The Sports Club became involved in a protracted competition around the construction and operation of a new facility in Irvine, California. During the mid-1980s, money for new construction flowed freely. Laguna Niguel-based developer Birtcher decided to construct a super health club to entice tenants to its new Irvine office buildings. The Koll Company elected to develop a competitive health club, and both developers easily secured financing. Koll chose the Sports Club Company to build its health facility, while Birtcher opted for Sporting Clubs of America, a Sports Club rival company headquartered in La Jolla, California. As a result, two upscale, $20 million-plus sports clubs were soon under construction, just across the San Diego Freeway from each other.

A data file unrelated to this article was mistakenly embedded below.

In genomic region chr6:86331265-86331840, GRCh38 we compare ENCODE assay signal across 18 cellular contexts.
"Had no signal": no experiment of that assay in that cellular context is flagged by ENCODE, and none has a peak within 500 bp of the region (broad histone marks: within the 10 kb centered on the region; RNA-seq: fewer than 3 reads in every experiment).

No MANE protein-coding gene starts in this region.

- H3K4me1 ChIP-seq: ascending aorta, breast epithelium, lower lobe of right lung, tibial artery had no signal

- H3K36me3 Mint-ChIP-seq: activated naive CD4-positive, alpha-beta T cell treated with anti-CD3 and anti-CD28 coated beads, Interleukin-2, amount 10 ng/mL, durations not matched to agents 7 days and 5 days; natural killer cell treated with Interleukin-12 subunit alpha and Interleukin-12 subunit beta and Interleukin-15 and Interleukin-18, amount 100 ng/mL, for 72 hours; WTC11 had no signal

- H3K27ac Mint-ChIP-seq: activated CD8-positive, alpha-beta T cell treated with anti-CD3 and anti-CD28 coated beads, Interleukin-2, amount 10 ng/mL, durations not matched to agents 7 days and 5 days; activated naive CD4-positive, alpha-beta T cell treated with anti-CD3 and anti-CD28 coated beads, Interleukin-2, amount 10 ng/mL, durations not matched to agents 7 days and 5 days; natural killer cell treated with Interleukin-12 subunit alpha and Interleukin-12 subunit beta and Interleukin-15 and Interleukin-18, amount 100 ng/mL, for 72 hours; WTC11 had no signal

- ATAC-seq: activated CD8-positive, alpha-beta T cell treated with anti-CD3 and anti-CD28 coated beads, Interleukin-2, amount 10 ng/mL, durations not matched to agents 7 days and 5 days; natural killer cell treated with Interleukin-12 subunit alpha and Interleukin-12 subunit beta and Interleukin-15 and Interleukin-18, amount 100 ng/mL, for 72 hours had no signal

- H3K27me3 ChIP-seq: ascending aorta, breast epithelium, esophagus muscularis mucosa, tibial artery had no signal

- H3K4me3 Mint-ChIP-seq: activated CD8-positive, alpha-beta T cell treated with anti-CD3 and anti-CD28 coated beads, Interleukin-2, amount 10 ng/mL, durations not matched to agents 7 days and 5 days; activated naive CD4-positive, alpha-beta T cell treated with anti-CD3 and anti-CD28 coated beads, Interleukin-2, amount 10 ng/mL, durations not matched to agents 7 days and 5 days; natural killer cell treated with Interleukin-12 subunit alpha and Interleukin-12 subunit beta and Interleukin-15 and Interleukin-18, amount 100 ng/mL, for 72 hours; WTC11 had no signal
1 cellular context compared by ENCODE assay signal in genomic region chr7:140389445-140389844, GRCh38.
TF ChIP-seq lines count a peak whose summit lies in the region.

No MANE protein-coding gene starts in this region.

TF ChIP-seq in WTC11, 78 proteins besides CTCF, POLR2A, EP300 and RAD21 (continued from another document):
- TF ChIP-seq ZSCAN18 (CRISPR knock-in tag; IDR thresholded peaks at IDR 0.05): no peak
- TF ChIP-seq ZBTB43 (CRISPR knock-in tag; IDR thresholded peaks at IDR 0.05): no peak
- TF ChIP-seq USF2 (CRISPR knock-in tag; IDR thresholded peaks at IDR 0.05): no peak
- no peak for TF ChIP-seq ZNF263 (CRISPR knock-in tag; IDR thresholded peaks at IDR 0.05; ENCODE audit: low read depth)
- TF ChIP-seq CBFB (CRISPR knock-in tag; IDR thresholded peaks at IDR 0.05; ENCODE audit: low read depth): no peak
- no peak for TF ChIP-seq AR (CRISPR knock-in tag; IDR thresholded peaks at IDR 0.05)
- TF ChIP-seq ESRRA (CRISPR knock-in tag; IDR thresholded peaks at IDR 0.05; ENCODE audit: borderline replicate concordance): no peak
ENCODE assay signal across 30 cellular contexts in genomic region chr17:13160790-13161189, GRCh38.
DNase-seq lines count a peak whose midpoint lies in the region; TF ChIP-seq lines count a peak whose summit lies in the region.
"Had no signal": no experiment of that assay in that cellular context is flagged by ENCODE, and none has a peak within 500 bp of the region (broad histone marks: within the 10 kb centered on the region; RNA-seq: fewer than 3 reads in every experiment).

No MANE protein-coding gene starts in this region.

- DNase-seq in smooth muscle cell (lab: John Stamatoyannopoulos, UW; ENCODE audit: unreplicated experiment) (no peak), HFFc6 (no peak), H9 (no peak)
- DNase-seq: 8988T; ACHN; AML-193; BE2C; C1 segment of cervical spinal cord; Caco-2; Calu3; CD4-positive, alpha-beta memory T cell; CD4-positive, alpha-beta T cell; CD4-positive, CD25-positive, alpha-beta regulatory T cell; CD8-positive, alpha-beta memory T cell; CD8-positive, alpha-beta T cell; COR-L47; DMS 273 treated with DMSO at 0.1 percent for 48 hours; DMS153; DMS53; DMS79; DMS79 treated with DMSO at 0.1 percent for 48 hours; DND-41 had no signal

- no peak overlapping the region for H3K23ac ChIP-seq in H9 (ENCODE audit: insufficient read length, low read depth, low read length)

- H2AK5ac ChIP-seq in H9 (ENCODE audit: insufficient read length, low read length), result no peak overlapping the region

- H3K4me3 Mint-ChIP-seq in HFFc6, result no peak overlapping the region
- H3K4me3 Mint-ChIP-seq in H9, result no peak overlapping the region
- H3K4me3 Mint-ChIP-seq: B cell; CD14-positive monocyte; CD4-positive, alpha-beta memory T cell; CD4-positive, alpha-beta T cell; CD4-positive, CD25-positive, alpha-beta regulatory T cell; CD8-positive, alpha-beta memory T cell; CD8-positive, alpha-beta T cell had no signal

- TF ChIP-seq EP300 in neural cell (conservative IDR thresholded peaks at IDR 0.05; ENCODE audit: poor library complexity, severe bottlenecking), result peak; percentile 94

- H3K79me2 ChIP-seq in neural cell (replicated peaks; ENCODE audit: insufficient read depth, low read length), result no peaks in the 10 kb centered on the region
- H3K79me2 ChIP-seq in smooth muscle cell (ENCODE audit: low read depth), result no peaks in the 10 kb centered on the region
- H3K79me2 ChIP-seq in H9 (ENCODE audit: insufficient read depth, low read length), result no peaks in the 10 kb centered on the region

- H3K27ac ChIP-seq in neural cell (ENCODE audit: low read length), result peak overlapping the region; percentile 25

Public opinion was that the rival health clubs—a Sports Club/Irvine and a Sporting Club—would cannibalize each other’s business. The Irvine community just did not contain enough affluent fitness fans to support two luxury sports facilities. Early efforts to reach a merger agreement were unsuccessful, and neither company would scrap its new facility. The two clubs’ plans predicted similar facilities, each at 100,000 square feet with executive dining rooms, child care centers, cocktail lounges, and hair salons, with projected initiation fees of around $1,000. Basic membership fees would run about $500 at both clubs, with slightly higher monthly dues at Sports Club/Irvine. Target membership for Sports Club/Irvine was 5,000 (with a capacity of 9,000), with 4,000 members sought by Sporting Club. Knowing that 9,000 potential members were not to be found in the 110,000 person community of Irvine, Sports Club/Irvine was forced to begin its promotional sales long before the planned timetable, to respond to early advertising by its rival Sporting Club. By May of 1990, Sports Club/Irvine had attracted 4,500 members at initiation fees between $550 and $1,500. However, with a capacity of 1,700 customers a day, the club had yet to reach 1,000 daily exercisers.